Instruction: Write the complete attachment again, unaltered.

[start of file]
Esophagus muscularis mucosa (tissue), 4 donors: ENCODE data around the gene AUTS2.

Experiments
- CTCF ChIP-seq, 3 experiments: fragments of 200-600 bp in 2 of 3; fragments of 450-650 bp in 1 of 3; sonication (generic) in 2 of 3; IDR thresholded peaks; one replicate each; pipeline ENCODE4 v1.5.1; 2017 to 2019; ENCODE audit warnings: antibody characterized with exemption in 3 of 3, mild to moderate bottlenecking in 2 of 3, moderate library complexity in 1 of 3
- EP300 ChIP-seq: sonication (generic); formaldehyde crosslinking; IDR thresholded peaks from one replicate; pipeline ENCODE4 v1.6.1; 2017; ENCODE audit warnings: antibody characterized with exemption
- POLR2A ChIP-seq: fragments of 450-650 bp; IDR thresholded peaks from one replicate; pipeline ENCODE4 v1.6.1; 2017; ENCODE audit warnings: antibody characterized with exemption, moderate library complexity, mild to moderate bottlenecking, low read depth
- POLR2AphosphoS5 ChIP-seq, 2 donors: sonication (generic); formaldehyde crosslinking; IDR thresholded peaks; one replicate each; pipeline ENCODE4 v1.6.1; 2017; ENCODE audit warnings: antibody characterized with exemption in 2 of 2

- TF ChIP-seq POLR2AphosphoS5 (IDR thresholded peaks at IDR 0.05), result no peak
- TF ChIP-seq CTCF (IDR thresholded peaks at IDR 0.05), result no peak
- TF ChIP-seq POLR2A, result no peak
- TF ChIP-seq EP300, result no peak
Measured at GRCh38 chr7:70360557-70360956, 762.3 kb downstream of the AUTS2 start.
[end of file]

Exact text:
Esophagus muscularis mucosa (tissue), 4 donors: ENCODE data around the gene AUTS2.

Experiments
- CTCF ChIP-seq, 3 experiments: fragments of 200-600 bp in 2 of 3; fragments of 450-650 bp in 1 of 3; sonication (generic) in 2 of 3; IDR thresholded peaks; one replicate each; pipeline ENCODE4 v1.5.1; 2017 to 2019; ENCODE audit warnings: antibody characterized with exemption in 3 of 3, mild to moderate bottlenecking in 2 of 3, moderate library complexity in 1 of 3
- EP300 ChIP-seq: sonication (generic); formaldehyde crosslinking; IDR thresholded peaks from one replicate; pipeline ENCODE4 v1.6.1; 2017; ENCODE audit warnings: antibody characterized with exemption
- POLR2A ChIP-seq: fragments of 450-650 bp; IDR thresholded peaks from one replicate; pipeline ENCODE4 v1.6.1; 2017; ENCODE audit warnings: antibody characterized with exemption, moderate library complexity, mild to moderate bottlenecking, low read depth
- POLR2AphosphoS5 ChIP-seq, 2 donors: sonication (generic); formaldehyde crosslinking; IDR thresholded peaks; one replicate each; pipeline ENCODE4 v1.6.1; 2017; ENCODE audit warnings: antibody characterized with exemption in 2 of 2

- TF ChIP-seq POLR2AphosphoS5 (IDR thresholded peaks at IDR 0.05), result no peak
- TF ChIP-seq CTCF (IDR thresholded peaks at IDR 0.05), result no peak
- TF ChIP-seq POLR2A, result no peak
- TF ChIP-seq EP300, result no peak
Measured at GRCh38 chr7:70360557-70360956, 762.3 kb downstream of the AUTS2 start.